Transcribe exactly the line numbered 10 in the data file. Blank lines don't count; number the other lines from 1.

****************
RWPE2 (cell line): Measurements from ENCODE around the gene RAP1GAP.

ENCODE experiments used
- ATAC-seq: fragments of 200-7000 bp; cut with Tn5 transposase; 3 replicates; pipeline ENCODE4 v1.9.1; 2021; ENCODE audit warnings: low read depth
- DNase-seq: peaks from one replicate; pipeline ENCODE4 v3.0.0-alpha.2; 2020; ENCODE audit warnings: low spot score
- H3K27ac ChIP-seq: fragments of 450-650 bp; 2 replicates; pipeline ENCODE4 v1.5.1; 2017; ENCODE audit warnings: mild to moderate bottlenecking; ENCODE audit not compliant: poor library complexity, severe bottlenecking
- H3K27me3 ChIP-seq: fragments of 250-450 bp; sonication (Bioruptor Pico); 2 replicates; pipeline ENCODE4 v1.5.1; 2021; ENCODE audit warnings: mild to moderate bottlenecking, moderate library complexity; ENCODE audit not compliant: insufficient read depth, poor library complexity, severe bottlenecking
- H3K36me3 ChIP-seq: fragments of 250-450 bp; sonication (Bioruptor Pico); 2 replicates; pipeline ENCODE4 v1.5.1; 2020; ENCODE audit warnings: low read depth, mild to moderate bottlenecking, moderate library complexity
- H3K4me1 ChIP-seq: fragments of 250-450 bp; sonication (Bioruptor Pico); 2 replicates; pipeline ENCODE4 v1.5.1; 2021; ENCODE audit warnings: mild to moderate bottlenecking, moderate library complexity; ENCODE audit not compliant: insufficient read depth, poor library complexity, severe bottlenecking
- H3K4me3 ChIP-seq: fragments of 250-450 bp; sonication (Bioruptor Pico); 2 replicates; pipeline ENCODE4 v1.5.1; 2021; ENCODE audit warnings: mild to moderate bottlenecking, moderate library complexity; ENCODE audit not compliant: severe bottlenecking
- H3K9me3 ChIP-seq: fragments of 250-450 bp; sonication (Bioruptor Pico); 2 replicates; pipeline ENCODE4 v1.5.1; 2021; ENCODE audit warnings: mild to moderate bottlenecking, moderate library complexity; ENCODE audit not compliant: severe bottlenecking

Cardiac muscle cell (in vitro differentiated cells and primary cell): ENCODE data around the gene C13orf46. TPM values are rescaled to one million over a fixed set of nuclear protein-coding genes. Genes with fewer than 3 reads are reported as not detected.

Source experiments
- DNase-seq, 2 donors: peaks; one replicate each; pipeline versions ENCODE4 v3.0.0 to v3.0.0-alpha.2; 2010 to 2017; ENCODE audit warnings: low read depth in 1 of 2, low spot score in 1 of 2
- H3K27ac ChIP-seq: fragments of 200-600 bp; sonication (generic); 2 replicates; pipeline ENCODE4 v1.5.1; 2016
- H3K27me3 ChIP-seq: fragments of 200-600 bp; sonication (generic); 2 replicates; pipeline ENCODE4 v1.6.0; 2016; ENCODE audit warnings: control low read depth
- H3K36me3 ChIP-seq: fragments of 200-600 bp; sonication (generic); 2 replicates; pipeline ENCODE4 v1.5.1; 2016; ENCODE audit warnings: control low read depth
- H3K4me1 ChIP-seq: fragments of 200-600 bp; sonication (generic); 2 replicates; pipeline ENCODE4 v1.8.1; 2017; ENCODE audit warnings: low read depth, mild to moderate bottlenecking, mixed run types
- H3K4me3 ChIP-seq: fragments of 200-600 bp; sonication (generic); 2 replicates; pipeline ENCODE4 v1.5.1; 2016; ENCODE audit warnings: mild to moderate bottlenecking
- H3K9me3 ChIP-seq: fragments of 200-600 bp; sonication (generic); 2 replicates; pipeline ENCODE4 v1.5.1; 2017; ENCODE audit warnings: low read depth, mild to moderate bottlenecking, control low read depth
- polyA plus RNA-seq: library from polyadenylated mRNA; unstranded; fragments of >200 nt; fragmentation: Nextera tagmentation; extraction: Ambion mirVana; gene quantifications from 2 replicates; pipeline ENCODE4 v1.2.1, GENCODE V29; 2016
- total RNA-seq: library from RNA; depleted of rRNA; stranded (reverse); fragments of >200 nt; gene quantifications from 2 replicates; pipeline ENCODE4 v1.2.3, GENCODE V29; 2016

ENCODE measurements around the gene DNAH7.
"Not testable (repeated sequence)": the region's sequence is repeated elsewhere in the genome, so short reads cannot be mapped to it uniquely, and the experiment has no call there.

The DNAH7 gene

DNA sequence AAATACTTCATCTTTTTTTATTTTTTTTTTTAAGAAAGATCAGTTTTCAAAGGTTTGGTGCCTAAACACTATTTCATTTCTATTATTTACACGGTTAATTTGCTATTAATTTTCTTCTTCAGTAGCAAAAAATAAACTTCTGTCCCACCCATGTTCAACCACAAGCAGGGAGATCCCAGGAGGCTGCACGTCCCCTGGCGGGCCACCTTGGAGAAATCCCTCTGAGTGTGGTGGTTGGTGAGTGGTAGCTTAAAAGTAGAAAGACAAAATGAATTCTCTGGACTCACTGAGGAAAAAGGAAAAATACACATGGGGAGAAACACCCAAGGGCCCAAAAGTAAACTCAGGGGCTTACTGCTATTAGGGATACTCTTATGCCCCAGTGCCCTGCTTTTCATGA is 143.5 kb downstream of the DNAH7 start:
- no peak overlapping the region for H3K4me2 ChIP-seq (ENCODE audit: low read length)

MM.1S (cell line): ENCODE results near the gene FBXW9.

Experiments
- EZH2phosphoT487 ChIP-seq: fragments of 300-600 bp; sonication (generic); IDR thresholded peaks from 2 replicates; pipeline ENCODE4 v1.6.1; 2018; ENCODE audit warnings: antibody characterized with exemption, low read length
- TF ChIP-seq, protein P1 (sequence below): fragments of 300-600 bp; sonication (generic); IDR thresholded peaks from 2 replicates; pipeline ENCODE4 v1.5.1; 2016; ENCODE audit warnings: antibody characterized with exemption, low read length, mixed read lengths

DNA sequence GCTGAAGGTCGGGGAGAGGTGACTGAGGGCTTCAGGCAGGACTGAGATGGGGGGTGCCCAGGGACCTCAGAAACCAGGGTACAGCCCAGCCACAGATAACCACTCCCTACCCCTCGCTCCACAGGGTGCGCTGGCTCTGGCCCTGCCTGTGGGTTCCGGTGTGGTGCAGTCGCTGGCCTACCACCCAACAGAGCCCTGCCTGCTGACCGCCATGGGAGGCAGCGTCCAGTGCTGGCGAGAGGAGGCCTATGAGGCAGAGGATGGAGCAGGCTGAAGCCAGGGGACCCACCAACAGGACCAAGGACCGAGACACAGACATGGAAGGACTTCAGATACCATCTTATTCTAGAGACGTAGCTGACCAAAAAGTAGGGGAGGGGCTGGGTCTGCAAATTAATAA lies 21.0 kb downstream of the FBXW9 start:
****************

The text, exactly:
- H3K9me3 ChIP-seq: fragments of 250-450 bp; sonication (Bioruptor Pico); 2 replicates; pipeline ENCODE4 v1.5.1; 2021; ENCODE audit warnings: mild to moderate bottlenecking, moderate library complexity; ENCODE audit not compliant: severe bottlenecking